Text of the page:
Japan-based users of popular language-learning app Duolingo spend the longest time studying a language on the platform, with English being studied the most followed by Korean and Chinese, a recent report by the U.S.-based developer showed.
Learners in Belarus, Hungary, and Russia followed Japan in spending the most time using the app, according to the 2022 Duolingo Language Report, which was compiled based on data from over 500 million users worldwide.
Duolingo, which the firm says is the world's most downloaded education app, sends daily reminders to users on their smartphones to complete language lessons presented in a game-like format. It has both free and paid versions.
The report said Japanese was the fourth most studied language in Japan.
This is partly due to international travelers and businesspeople returning to the country, after it fully relaxed border restrictions in October that were originally imposed due to the coronavirus pandemic, according to a white paper separately released by Duolingo.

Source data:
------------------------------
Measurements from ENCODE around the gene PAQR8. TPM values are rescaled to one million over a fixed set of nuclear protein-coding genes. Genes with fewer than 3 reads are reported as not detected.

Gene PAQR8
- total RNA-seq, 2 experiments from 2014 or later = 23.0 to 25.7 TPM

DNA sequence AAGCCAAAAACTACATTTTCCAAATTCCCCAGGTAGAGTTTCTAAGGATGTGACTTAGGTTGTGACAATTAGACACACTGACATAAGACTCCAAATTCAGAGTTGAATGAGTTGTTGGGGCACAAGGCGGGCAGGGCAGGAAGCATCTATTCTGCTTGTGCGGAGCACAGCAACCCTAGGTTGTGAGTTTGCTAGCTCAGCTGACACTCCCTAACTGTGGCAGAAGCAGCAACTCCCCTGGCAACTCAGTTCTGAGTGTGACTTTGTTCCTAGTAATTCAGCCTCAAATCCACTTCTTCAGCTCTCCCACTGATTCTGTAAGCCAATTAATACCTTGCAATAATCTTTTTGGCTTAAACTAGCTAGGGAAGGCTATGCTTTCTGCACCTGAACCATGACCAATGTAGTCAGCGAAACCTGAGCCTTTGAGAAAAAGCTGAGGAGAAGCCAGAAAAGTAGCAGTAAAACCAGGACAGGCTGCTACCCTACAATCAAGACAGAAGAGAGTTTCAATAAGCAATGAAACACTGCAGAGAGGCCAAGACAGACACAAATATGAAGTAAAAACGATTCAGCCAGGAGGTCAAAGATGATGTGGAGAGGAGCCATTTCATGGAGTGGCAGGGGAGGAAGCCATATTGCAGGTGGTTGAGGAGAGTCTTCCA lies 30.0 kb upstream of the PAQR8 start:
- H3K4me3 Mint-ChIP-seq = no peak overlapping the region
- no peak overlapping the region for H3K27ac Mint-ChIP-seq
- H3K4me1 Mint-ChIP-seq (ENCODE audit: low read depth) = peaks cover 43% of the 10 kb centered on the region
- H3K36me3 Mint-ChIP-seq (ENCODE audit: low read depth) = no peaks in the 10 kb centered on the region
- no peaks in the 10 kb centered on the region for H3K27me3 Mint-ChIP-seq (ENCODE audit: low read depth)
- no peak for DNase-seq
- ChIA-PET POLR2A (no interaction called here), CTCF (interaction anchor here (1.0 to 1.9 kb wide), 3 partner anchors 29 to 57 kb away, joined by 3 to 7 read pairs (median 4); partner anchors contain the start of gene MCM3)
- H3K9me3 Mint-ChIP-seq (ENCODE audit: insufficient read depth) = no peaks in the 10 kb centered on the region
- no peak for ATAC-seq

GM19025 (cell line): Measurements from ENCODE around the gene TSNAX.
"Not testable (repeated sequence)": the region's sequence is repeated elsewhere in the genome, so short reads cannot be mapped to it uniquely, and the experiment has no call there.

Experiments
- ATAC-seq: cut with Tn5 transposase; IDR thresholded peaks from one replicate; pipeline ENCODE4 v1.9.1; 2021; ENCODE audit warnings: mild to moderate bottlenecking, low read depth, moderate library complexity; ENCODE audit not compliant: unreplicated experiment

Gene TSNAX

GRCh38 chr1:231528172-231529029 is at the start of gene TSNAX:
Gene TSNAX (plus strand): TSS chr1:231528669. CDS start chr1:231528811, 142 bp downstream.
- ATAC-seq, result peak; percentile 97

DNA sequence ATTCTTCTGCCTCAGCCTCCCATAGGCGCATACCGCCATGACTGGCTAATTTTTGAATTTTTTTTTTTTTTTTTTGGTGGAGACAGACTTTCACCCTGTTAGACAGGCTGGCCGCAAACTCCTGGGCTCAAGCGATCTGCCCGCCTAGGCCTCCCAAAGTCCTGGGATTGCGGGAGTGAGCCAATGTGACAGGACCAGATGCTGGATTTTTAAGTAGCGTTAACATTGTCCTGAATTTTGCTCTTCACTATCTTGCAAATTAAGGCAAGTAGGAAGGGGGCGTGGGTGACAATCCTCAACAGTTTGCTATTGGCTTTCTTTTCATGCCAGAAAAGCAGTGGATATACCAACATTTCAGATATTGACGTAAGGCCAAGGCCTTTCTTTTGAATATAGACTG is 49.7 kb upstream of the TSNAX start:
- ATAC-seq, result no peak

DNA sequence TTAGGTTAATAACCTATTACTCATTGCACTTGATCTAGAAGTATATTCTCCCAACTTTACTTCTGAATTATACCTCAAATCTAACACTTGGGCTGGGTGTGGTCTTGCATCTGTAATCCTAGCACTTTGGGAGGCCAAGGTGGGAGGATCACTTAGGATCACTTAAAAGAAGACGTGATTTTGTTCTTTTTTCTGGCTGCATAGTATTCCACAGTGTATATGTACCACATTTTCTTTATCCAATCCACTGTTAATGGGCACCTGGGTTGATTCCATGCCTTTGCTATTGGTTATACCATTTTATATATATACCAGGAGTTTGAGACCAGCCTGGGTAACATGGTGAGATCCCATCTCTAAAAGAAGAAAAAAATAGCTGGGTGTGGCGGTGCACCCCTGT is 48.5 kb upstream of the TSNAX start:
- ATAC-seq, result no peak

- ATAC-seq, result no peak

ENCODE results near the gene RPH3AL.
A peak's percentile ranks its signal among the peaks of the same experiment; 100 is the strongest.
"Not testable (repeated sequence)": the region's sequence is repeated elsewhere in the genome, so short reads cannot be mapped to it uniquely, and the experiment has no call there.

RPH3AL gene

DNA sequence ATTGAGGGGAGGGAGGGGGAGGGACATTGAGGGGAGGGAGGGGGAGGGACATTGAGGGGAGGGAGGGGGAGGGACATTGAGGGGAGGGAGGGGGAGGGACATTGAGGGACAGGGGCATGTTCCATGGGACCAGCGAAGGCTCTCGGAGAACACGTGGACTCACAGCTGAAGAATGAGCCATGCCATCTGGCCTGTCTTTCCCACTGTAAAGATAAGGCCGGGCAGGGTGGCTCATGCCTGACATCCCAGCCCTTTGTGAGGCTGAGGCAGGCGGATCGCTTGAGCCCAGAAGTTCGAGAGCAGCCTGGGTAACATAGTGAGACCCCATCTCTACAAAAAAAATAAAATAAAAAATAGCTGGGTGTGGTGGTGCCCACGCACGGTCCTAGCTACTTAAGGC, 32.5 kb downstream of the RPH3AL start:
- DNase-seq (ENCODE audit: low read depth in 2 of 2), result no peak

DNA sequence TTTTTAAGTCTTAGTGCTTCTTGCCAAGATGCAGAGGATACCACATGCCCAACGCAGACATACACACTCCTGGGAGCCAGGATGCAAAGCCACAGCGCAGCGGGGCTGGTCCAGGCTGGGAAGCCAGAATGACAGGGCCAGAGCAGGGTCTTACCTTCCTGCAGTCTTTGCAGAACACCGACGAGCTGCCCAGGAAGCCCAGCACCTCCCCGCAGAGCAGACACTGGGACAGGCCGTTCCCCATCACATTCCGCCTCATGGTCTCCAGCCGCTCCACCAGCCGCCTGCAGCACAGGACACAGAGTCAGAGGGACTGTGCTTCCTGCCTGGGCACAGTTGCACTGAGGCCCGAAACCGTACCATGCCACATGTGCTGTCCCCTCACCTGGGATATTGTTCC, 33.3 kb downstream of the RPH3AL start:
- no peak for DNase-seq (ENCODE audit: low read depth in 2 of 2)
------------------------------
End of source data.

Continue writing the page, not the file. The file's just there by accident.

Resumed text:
The white paper, which provided further analysis of user trends in Japan, found that 78.4 percent of respondents in survey said they studied English, while 17.4 percent studied Korean, and 11.9 percent learnt Chinese.
In 2022, Japanese was the most popular language in Malaysia and Myanmar. Korean, meanwhile, is now the seventh most studied language worldwide and the most popular language in four countries, including Brunei and the Philippines, where it replaced Japanese in the top spot.
"Both languages are popular and growing, and people are learning them for the same reason, which is culture and entertainment," said Duolingo's Japan country manager Sho Mizutani.
Mizutani said that interest in manga and anime likely motivated people to study Japanese, while noting a "big spike" in Korean learners following the 2021 release of South Korean drama series Squid Game, a huge hit on Netflix.
Meanwhile, over 1.3 million people around the world began learning Ukrainian following Russia's invasion of Ukraine in February, the report said.
Although far from the conflict, Japan saw a 1,700 percent increase in people studying Ukrainian in the month immediately after the invasion.
"It was a rare case for us to see a certain language gain popularity for political reasons," Mizutani said.